You can join Rawhide at the 2016 Iola Old Car Show July 7-9. Rawhide will be giving away a 1996 Chevy Silverado that you can enter for your chance to win at the Rawhide booth. See you there!

Teen job search, a parent’s guide

Navigating the job market is a challenge. Teens who are trying to land a summer or after-school-hours job may find the task especially daunting. However, parents can help with the teen job search and ease this transition towards adulthood.

The key is to guide teens in the learning experience instead of finding a job for them. The goal is to get teens involved in the job search process for future success.

GETTING STARTED IN TEEN JOB SEARCH

1.  Help teens narrow their focus

Working is more fun when a job aligns with personal interests. Help your teen focus their job search. Assist them in identifying their likes and dislikes.

  • Are they a movie buff? They might love working at a local movie theater.
  • Do they enjoy camping? They might enjoy selling outdoor gear at a sporting goods store.
  • Do they like ice cream and greeting people? Try an ice cream shop.

teen job search movie theater

2.  Encourage teens to make a list of their skills

Encourage your teen to list skills and experience gained through school, sports, volunteering, and activities, such as:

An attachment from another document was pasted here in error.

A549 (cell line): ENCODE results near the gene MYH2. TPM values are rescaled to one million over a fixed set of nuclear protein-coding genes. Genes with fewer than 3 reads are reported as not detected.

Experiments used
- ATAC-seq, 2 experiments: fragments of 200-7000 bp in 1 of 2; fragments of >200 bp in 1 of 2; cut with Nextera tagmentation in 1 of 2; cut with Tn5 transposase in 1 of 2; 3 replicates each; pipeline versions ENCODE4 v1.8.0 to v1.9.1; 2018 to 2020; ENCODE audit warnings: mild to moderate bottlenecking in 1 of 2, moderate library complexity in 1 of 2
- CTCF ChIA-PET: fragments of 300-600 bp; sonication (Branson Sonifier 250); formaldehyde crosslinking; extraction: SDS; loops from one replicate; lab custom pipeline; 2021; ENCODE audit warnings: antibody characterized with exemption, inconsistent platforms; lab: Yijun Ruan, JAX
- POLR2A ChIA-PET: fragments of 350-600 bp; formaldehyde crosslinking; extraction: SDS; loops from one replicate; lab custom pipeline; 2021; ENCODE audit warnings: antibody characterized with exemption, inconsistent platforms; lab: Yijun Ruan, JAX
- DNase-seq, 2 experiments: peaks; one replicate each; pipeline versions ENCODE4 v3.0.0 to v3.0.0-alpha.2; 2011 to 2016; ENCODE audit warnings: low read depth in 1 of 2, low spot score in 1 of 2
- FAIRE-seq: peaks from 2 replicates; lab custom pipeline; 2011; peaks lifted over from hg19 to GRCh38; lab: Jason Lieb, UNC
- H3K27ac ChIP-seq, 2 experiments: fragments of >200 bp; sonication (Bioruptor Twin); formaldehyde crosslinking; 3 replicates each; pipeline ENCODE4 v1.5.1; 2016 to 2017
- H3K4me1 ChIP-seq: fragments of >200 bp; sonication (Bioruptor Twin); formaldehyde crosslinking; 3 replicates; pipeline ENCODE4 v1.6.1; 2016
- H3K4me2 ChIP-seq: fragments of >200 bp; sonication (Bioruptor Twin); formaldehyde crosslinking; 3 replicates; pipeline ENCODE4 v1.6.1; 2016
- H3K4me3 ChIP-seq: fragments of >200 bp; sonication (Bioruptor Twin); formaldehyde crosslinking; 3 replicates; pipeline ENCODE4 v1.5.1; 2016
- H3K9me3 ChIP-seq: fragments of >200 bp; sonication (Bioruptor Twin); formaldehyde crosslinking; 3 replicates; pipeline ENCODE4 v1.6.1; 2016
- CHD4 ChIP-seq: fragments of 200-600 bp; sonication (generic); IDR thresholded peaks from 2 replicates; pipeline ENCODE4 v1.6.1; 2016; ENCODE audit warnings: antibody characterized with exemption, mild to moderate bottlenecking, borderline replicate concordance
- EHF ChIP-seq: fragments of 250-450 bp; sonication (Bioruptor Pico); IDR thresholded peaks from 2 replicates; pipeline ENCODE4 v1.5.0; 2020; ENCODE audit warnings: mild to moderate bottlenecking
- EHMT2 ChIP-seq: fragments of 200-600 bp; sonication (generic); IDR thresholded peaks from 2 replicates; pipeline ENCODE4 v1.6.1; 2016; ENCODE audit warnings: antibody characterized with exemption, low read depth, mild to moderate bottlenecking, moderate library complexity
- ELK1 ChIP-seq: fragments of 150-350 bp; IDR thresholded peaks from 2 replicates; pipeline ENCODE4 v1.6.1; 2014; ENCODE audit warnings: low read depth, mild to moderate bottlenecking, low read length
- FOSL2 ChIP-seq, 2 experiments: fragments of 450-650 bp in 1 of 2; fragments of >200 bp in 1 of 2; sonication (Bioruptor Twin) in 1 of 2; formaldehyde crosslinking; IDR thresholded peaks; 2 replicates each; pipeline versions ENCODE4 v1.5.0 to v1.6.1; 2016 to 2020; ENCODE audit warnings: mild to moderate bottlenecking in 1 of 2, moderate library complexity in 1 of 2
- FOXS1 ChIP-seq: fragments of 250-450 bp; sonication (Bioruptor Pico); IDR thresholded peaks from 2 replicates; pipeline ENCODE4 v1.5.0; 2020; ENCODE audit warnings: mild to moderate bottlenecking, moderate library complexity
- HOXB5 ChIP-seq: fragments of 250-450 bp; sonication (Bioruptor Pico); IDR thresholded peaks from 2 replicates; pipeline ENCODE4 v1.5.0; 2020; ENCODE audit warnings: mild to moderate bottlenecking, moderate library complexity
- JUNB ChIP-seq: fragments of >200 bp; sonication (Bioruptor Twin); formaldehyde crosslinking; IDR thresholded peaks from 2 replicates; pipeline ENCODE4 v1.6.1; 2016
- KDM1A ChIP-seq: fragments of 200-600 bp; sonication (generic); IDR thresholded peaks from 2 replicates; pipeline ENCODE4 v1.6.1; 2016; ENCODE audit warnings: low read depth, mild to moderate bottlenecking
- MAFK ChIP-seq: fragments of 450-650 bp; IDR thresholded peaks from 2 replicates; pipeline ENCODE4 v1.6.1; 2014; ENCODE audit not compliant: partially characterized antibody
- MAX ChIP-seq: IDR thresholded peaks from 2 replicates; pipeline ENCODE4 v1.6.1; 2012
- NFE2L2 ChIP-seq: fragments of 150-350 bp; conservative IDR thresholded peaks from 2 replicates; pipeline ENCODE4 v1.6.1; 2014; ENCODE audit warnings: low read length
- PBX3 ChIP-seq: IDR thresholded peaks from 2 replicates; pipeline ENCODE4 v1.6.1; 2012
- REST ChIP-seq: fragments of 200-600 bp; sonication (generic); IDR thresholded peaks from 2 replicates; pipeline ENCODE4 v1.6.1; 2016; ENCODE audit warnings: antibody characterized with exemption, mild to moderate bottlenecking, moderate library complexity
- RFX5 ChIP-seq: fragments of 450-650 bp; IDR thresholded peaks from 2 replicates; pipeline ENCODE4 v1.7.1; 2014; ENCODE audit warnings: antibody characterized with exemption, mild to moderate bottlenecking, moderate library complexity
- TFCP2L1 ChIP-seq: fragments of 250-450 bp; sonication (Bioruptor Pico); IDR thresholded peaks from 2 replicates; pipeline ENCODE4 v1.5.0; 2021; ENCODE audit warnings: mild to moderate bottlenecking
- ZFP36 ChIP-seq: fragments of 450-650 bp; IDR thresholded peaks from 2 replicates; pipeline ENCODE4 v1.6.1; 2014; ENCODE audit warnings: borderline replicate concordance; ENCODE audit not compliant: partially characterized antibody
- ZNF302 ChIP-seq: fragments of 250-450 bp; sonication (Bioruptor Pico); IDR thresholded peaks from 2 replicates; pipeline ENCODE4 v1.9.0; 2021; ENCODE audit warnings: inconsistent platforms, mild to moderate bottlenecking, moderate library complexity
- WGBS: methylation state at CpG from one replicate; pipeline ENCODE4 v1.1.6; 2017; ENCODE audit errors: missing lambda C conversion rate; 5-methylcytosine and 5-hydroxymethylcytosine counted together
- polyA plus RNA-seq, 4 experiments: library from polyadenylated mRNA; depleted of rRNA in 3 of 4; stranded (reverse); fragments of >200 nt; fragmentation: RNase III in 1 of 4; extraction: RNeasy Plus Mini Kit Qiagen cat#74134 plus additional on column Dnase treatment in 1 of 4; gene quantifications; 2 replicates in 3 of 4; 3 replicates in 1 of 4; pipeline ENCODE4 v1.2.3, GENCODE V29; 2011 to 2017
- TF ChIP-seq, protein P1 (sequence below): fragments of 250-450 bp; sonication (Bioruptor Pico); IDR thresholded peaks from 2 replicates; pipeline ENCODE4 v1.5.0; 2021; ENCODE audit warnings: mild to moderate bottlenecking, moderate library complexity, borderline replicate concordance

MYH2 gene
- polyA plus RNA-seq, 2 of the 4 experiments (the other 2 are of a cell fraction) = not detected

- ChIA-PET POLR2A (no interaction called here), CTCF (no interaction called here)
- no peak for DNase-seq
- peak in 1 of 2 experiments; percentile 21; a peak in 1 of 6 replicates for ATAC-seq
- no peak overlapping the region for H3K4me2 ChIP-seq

• Leadership (led a group project in school)
  • Works Well on Teams (sports)
  • Computer Skills
  • Good Math Skills
  • Dependable
  • Punctual
  • Fast Learner

3.  Help them create a simple resume

Resumes give prospective employers a quick glance at your qualifications.  See sample templates.

  • Keep information short and simple
  • Focus on how you can help the company
  • Place contact information at top: Name, phone, email, address
  • List your skills and qualifications
  • List all relevant experience with transferable skills, even from volunteering
    • Example: Organized a fundraising event for our youth program at church
  • Include extra-curricular activities
  • Add name of high school, GPA, relevant classes, date of graduation

4.  Have teens make a list of references

Recommended references include neighbors, coaches, church leaders, and teachers. Choose people who can attest to your teen’s hard work and creativity.

5.  Show them how to fill out an application

teen job search application

Practice completing applications to get teens comfortable with the process

  • Gather all addresses and contact information (school, former employers, references’ phone numbers, and email addresses, etc.)
  • Have a professional email address
  • Have social security number, work permits, and proof of age ready